In Gulf Cooperation Council countries—Bahrain, Kuwait, Oman, Qatar, Saudi Arabia and the United Arab Emirates—amnesties for workers in irregular status are frequently declared, indicating that irregularity is a common and recurring phenomenon within the governing kefala, or work-sponsorship, system. However, even if implemented perfectly, amnesty is a temporary fix, and effective solutions to reduce the population of undocumented migrant workers requires adherence to labor rights principles, according to a new report by the Solidarity Center and Migrant-Rights.org.
The GCC countries are characterized by a majority migrant workforce, tied to their employer-sponsors through kefala. However, for workers whose sponsors fail to renew work visas or for workers who are duped by fake jobs in the recruitment process or who land in untenable and abusive situations, workers “face a series of narrow, unenviable choices and are systematically denied freedoms enshrined in international human rights law,” says the report, Faulty Fixes: A Review of Recent Amnesties in the Gulf and Recommendations for Improvement.
In fact, the report adds: “Migrant workers who are unable to legally leave their job, or leave the country in some cases, are vulnerable to a range of abuses including occupational safety and health violations and gender-based violence as well as non-payment of wages and other forms of forced labor.”
The report has a variety of recommendations for countries of origin and Gulf nations to improve working conditions for migrant workers and to minimize factors that push them into irregular status. Among them: planning and communicating about an amnesty with migrant worker embassies and communities; investigate absent or abusive sponsors; and informing workers about their rights.
See the full report in English and Arabic.
The Central Organization of Trade Unions-Kenya (COTU-K) and the Kuwait Trade Union Federation (KTUF) signed a cooperative agreement last week in Kuwait City, formalizing the federations’ effort to jointly address issues affecting workers who migrate from Kenya to Kuwait for employment.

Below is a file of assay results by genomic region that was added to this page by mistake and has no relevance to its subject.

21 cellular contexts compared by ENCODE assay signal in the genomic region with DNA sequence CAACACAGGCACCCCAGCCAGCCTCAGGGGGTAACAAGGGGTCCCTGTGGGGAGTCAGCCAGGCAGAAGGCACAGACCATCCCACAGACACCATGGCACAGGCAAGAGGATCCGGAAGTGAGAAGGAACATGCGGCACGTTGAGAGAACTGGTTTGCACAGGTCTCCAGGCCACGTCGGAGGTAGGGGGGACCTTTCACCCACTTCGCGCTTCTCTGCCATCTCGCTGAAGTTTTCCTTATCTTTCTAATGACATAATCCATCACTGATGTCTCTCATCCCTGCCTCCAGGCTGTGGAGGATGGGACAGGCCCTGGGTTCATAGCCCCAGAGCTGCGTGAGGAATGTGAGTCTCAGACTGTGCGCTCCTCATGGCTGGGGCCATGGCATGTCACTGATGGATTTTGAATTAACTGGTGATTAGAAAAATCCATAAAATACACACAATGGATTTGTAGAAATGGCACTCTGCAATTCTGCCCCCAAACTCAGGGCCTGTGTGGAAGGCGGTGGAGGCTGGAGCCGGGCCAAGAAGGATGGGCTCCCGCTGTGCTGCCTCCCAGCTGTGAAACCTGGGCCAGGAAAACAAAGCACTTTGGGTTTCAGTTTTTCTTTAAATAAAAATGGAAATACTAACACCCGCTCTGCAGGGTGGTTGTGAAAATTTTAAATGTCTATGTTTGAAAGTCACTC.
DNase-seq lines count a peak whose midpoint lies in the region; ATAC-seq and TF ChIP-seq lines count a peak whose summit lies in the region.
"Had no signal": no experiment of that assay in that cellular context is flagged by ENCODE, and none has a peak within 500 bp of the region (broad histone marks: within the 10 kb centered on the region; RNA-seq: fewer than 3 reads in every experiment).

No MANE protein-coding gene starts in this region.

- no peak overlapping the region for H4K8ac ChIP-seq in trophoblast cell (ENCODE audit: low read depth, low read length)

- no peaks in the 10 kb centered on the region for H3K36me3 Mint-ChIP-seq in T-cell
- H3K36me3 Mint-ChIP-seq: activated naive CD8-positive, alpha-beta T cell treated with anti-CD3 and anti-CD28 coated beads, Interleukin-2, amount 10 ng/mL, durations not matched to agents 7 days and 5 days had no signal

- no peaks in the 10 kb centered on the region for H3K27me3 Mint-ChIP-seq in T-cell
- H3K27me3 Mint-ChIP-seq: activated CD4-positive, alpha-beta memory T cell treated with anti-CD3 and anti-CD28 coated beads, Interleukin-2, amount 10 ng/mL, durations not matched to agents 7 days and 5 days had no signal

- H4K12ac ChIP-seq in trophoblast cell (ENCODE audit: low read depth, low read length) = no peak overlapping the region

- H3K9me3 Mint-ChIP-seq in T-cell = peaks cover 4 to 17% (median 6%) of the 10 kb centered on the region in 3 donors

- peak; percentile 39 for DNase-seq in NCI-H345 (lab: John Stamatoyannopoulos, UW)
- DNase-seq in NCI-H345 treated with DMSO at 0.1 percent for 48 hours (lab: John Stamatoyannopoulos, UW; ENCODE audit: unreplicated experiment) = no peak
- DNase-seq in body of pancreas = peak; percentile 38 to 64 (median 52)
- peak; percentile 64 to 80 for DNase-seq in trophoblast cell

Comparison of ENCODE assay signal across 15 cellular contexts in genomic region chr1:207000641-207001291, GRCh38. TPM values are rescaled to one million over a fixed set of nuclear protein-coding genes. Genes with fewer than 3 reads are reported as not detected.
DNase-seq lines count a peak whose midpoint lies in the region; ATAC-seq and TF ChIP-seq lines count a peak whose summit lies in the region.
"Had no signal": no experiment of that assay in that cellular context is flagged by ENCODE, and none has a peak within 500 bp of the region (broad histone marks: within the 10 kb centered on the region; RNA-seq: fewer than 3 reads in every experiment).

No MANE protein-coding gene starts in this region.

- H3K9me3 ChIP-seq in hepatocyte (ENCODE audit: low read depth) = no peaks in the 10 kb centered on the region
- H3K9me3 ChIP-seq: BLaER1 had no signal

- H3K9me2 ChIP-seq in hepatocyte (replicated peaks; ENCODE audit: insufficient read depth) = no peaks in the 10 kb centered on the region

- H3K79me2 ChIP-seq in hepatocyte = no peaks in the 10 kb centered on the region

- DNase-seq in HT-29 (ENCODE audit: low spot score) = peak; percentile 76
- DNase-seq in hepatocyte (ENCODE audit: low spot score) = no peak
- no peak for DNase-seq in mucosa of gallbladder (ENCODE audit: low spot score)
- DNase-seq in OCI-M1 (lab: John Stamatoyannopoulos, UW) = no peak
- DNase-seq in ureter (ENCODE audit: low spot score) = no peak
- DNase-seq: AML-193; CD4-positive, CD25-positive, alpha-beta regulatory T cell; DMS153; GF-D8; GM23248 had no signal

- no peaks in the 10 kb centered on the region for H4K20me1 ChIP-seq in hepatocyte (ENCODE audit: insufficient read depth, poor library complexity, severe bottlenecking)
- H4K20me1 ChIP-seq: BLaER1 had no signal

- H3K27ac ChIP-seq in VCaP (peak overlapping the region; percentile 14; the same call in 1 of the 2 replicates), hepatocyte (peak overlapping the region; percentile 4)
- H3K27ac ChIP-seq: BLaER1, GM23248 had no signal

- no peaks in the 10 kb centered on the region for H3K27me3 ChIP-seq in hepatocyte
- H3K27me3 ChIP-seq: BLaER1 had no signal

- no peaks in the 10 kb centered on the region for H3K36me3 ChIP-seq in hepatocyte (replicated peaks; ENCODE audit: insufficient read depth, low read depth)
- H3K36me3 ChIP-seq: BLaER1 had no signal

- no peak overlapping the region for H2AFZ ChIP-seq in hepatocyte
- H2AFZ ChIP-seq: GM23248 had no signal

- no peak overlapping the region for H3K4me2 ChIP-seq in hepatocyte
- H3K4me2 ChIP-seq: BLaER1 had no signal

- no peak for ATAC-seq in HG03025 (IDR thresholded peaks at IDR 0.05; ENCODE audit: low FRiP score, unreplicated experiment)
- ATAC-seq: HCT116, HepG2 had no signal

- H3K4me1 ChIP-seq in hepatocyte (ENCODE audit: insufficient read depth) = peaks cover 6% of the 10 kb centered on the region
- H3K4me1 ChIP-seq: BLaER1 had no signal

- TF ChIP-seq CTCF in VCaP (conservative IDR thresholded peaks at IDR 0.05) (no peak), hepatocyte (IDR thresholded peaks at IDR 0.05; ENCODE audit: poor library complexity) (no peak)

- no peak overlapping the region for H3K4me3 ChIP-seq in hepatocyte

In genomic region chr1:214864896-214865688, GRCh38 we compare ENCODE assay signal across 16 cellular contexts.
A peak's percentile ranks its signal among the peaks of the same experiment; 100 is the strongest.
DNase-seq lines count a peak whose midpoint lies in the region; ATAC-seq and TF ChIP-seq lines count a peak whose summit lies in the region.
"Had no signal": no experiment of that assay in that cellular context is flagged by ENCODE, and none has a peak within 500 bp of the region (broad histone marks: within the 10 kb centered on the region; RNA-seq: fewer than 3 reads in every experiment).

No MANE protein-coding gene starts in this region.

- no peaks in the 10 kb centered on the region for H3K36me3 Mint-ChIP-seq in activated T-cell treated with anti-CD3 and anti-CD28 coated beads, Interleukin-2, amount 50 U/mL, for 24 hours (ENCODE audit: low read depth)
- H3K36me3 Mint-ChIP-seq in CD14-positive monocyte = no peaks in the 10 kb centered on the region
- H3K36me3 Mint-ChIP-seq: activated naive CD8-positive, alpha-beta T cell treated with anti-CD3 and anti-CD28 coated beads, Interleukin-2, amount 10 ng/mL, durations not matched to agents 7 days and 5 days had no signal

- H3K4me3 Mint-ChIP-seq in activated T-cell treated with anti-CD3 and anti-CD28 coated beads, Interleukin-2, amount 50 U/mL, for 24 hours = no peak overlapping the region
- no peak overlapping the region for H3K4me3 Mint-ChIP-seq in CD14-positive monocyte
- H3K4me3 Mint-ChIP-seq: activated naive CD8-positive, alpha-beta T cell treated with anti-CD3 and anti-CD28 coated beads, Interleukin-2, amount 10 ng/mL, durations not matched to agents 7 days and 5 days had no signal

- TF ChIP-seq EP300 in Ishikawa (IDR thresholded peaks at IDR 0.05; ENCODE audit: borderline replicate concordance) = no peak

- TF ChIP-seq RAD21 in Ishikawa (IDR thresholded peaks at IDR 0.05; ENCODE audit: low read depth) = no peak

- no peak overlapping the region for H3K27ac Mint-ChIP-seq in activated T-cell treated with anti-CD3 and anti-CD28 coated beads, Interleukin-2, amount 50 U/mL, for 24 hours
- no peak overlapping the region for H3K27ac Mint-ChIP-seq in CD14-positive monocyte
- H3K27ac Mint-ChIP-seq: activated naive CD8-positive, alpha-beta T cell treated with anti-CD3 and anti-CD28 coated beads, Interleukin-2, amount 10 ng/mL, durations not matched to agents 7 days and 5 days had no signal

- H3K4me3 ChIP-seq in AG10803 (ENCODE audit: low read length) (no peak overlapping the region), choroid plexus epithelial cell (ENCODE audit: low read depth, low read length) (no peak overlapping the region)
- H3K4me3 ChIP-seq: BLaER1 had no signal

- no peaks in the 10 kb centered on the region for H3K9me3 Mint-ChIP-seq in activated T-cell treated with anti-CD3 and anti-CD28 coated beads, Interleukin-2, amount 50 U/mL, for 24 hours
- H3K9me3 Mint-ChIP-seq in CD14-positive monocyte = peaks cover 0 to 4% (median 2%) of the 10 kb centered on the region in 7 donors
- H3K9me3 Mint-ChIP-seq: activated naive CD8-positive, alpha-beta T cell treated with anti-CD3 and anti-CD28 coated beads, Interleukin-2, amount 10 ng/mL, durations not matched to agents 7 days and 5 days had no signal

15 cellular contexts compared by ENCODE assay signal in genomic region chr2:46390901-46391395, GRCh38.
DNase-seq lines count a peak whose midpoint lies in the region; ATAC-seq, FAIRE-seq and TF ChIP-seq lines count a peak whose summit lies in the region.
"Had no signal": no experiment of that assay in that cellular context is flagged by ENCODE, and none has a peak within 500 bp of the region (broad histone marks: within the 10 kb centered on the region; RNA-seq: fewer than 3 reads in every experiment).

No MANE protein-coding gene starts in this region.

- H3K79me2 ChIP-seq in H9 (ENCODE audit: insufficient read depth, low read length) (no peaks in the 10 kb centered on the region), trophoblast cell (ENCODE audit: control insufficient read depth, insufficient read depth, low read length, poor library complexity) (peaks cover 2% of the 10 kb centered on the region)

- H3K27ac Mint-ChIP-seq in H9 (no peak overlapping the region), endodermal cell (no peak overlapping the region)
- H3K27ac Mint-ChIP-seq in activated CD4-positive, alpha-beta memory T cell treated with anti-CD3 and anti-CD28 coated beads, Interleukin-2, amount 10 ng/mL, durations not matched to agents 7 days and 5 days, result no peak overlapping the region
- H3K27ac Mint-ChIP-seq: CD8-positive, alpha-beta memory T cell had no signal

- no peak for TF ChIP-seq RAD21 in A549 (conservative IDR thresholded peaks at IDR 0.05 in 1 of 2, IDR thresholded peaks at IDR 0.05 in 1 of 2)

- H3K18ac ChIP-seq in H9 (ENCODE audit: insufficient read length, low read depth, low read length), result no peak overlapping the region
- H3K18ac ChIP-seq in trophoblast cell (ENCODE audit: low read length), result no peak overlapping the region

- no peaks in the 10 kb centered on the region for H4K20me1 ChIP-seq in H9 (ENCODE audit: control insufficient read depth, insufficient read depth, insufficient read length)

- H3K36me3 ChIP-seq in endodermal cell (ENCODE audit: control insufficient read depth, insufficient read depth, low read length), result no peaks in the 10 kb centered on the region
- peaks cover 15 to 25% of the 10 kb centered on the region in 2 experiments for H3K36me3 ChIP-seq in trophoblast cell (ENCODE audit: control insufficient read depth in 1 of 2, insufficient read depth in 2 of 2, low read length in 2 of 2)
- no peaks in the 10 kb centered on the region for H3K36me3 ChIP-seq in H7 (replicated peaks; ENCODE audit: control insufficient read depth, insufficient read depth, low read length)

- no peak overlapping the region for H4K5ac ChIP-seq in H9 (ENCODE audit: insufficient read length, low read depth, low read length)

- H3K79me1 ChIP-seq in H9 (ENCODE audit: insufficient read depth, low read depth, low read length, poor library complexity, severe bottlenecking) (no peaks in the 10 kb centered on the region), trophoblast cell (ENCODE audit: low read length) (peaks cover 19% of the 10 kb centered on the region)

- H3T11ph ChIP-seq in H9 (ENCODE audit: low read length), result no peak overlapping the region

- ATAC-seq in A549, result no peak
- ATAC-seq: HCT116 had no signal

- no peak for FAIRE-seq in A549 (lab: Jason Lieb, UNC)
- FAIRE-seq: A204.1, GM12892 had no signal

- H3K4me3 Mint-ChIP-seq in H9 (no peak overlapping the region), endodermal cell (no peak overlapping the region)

“It is crucial to bring together unions from countries on both ends of the migration spectrum to promote a deeper understanding of the challenges workers face along their journey and into the workplace,” said Solidarity Center Director of Middle East and North Africa Programs Hind Cherrouk. “This agreement, which affirms the rights of migrant workers from Kenya in Kuwait, is an important step forward in that regard.”
Millions of migrant workers are trapped in conditions of forced labor and human trafficking around the world, in part as a result of being lied to by labor brokers about the wages and working conditions they should expect. Of the estimated 150 million migrant workers globally, some 67 million labor as domestic workers—83 percent of whom are women—often in isolation and at risk of exploitation and abuse.
The majority of some 34 million Africans are migrants move across borders in search of decent work—jobs that pay a living wage, offer safe working conditions and fair treatment. Often they find employers who seek to exploit them—refusing to pay their wages, forcing them to work long hours for little or no pay, and even physically abusing them. Kenyan women signing on for domestic work in Saudi Arabia, for example, were told they would receive 23,000 Kenya shillings ($221) a month, only to find upon their arrival that the pay was significantly less and the working and living conditions inhumane. Through the Kenya Union of Domestic, Hotel, Educational Institutions, Hospitals and Allied Workers (KUDHEIHA), COTU-K is supporting a multi-year effort to protect domestic workers migrating from the coastal area surrounding the city of Mombasa to homes in the Middle East.
Unions around the globe are increasingly taking joint action to create community and workplace-based safe migration and counter-trafficking strategies that emphasize prevention, protection and the rule of law. KTUF spearheaded a groundbreaking 2015 domestic worker law that granted enforceable legal rights to 660,000 mostly migrant workers from Asia and Africa working in Kuwait as domestic workers, nannies, cooks and drivers, and urged further protection for migrant workers in Kuwait and other Gulf countries. That same year, unions in Asia and the Gulf signed a landmark memorandum of understanding (MOU) that promoted and outlined steps for coordination among unions in organizing and supporting migrant workers in those regions. The Solidarity Center and its partners in the Americas in 2017 crafted a worker rights agenda for inclusion in the United Nations Global Compact on Safe, Regular and Orderly Migration.
“There is a potentially powerful role for union-to-union, cross-national and, in this case, cross-regional solidarity in protecting the dignity of migrant workers traveling from Africa to the Middle East. The Solidarity Center is proud to be a partner in this process and trade union-centered approach between the trade union movements of Kuwait and Kenya,” said Solidarity Center Director of Africa Programs, Hanad Mohamud.